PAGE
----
Gender and the Framing of Torture at Abu Ghraib
Fallgirls provides an analysis of the abuses that took place at Abu Ghraib in terms of social theory, gender and power, based on first-hand participant-observations of the courts-martials of Lynndie England and Sabrina Harman. This book examines the trials themselves, including interactions with soldiers and defense teams, documents pertaining to the courts-martials, US government reports and photographs from Abu Ghraib, in order to challenge the view that the abuses were carried out at the hands of a few rogue soldiers. With a keen focus on gender and sexuality as prominent aspects of the abuses themselves, as well as the ways in which they were portrayed and tried, Fallgirls engages with modern feminist thought and contemporary social theory in order to analyse the manner in which the abuses were framed, whilst also exploring the various lived realities of Abu Ghraib by both prisoners and soldiers alike. Providing a unique perspective and a thorough theoretical examination of the events, their framing and depiction, this book will be of interest to sociologists, feminists, and social and political theorists concerned with cultural studies, political communication and gender and sexuality.
Table of Contents
Contents: Preface; Prologue: so what really happened at Abu Ghraib?; Defense Counsel's opening statements; It was not Lucifer achieved: Zimbardo, women and Abu Ghraib; Testimony ofCaptain Donald J. Reese, US Army, Sabrina Harman courts-martial; Abu Ghraib and the 'rationalization' of rationality: uses of the masculine and feminine symbolic narratives; Testimony of Major David DiNenna, US Army, Sabrina Harman courts-martial; The abuse was reported: Parsonian gender roles and Abu Ghraib transfigurations; Evidence: Sabrina Harman's letter to Kelly Bryant; The significance of identity simulacra and gender hyperreality: American military and the case of Abu Ghraib; Testimony of Stjepan G. Mestrovic, expert witness in sociology, Sabrina Harman courts-martial; The fallgirls of Abu Ghraib: feminist analyses and the importance of context; Conversations with Sabrina Harman, summer 2007; Closing statements of the Defense Counsel, Sabrina Harman courts-martial, Captain Patsy Takemura, May 17, 2005, Fort Hood, Texas; Sworn statements; Index.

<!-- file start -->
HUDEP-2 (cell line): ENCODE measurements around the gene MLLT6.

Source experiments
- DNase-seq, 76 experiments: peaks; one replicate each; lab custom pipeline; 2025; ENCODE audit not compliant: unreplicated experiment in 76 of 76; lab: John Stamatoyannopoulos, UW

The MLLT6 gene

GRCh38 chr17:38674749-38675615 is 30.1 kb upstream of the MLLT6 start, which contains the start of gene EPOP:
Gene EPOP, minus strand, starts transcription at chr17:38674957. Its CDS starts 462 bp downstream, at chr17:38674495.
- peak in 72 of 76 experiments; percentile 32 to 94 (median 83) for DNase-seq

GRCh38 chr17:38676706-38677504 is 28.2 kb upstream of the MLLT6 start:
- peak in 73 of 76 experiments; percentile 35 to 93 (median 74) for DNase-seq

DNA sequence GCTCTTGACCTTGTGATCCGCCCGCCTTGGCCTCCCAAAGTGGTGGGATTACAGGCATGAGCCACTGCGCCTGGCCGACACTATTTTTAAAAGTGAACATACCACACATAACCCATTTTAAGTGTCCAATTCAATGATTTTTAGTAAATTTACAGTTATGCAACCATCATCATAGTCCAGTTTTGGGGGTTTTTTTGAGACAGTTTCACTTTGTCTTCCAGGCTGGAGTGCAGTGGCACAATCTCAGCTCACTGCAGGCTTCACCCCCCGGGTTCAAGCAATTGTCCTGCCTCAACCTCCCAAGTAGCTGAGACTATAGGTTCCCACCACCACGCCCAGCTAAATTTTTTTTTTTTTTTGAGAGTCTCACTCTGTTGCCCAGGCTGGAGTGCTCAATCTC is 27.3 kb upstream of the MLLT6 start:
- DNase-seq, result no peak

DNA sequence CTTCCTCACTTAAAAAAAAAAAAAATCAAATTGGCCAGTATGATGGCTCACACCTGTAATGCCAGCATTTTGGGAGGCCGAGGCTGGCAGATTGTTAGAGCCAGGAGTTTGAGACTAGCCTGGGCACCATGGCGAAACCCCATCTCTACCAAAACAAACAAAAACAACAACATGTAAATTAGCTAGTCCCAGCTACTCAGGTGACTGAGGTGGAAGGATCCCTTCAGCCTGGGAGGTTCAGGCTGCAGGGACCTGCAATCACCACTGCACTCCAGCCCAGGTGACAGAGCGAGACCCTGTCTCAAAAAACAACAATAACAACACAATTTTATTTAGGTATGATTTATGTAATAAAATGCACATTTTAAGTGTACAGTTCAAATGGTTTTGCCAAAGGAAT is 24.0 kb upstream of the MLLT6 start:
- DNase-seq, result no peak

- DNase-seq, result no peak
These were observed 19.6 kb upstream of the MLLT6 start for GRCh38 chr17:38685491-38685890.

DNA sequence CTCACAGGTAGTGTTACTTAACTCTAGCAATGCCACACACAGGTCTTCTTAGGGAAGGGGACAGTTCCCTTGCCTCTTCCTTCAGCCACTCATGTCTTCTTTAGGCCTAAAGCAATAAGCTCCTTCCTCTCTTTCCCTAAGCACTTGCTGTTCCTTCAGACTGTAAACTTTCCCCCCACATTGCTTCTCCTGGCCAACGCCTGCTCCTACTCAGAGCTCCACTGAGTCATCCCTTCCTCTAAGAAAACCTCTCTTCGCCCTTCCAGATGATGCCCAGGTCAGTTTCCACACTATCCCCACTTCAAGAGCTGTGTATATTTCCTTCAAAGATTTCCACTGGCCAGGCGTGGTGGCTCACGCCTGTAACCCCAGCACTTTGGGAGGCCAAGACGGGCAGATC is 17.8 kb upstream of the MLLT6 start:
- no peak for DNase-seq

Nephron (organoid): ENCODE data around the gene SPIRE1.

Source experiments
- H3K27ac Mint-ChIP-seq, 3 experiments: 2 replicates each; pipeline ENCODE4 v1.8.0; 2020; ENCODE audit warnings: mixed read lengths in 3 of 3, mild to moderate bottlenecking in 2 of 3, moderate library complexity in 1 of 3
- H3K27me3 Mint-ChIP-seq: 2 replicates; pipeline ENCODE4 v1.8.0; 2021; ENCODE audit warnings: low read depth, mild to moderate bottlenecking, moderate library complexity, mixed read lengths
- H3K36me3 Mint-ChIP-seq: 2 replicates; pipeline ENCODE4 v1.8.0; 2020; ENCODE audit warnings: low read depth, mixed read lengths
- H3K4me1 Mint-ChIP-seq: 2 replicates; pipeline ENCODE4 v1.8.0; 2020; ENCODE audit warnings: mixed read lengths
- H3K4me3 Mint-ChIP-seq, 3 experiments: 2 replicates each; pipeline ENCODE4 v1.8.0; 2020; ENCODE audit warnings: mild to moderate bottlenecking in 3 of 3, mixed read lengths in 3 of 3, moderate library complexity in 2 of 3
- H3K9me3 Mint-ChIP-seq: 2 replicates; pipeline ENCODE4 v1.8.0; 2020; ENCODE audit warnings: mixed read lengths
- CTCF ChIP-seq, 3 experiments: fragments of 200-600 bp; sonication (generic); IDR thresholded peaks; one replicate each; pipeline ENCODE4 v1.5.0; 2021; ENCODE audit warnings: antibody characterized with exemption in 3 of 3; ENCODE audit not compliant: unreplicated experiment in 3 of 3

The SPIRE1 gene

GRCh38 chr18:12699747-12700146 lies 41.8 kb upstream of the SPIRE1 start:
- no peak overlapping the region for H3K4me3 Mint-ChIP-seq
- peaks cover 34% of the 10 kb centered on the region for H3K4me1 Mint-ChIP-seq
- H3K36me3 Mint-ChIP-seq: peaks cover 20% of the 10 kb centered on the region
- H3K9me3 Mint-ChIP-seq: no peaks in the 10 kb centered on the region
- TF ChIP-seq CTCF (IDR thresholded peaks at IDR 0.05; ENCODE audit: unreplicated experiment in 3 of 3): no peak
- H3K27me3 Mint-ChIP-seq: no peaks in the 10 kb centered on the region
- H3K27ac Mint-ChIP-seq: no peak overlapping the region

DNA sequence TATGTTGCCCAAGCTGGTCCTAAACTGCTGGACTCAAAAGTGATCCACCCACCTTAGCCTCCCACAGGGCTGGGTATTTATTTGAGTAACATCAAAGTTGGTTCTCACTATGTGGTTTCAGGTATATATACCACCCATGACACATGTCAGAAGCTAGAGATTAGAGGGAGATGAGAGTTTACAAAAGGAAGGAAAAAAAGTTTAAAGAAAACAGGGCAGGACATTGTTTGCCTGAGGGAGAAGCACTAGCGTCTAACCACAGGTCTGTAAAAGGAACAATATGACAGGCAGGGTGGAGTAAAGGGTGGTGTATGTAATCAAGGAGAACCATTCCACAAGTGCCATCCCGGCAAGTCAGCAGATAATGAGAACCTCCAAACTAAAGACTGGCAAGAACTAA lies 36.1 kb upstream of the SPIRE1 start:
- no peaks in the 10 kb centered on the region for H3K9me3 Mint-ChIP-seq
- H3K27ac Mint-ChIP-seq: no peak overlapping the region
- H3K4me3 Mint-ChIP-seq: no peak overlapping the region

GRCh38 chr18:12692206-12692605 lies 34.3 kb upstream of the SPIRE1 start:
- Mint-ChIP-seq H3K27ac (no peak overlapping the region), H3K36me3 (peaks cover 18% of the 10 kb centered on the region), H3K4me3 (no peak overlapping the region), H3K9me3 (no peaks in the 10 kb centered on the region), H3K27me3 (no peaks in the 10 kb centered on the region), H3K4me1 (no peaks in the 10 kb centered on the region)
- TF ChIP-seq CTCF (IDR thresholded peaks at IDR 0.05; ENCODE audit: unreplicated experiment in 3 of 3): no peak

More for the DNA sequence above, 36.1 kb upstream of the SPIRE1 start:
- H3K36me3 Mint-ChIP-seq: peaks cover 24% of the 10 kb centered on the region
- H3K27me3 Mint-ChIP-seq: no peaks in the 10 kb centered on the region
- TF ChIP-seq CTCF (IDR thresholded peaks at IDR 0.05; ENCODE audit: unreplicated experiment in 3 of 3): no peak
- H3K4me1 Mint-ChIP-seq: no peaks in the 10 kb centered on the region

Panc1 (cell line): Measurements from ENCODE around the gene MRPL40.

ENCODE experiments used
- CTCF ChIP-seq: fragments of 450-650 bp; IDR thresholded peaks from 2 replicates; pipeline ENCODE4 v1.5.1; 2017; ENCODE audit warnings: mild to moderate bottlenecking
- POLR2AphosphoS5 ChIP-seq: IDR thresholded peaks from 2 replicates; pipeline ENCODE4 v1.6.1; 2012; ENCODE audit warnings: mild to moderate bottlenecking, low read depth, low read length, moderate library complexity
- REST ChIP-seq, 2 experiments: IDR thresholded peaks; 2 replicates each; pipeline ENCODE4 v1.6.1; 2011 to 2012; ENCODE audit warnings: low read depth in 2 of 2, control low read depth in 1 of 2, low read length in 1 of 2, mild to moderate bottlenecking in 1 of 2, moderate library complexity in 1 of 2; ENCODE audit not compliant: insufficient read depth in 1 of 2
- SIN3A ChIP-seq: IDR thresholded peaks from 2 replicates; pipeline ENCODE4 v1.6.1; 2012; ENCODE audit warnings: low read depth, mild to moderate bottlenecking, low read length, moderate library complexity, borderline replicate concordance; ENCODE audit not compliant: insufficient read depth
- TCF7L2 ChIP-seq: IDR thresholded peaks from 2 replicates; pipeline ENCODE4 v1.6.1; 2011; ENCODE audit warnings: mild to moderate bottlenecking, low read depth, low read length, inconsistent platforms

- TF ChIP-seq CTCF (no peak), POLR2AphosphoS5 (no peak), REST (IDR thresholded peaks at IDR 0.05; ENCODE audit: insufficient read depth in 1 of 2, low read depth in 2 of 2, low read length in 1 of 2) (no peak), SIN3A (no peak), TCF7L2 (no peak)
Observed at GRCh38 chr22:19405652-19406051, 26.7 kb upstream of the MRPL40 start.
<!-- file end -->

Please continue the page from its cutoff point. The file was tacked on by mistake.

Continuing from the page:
Ryan Ashley Caldwell is Assistant Professor of Sociology at Soka University of America, USA
'... Caldwell’s book deserves a wide audience... The book highlights the pervasive misuse of gender by an overbearing, male-dominated institution and the social science research that validates it. Summing Up: Highly recommended. Most levels/libraries.' Choice 'I will never forget this book. The topic, is of course, frightful, horrific, and memorable. Yet unlike the many attorneys and journalists who have tracked down the Abu Ghraib story, Ryan Ashley Caldwell brings a unique perspective to these materials. Her lens is complex as she brings many perspectives to her topic - human rights and justice, ethics, politics. What is unique is her analysis of gendering and gender. Powerful. Unique. A remarkable contribution.' Judith Blau, University of North Carolina, Chapel Hill, USA 'Herein, a searing indictment of noxious assumptions, stereotypes, labels, all at work in the interest of a cover-up. Ryan Caldwell, rotating philosophical, sociological and political insights to the ghastly events at Abu Ghraib, makes it clear that we have been duped as to who is responsible. Will anyone listen?' John J. McDermott, Texas A&M University, USA 'Caldwell's position is clear from the start: she defines herself as a cultural theorist and feminist philosopher. She is also partisan: she was a researcher for the defence, ate meals with the defendants, attended the trials of Lynndie England and Harman, and spoke to numerous attorneys, relatives and friends. However, much of the evidence and arguments she presents are persuasive, and, in an effort to forestall any doubts, she reproduces lengthy transcripts of court testimonies and interviews. The result is a robust condemnation of the treatment of the "seven rotten apples" from a theoretical as well as a pragmatic perspective. Some of it makes disconcerting reading... Fallgirls is a provocative contribution to the debates about Abu Ghraib and US-led torture in the War on Terror... it opens up the debate to some new and exciting ide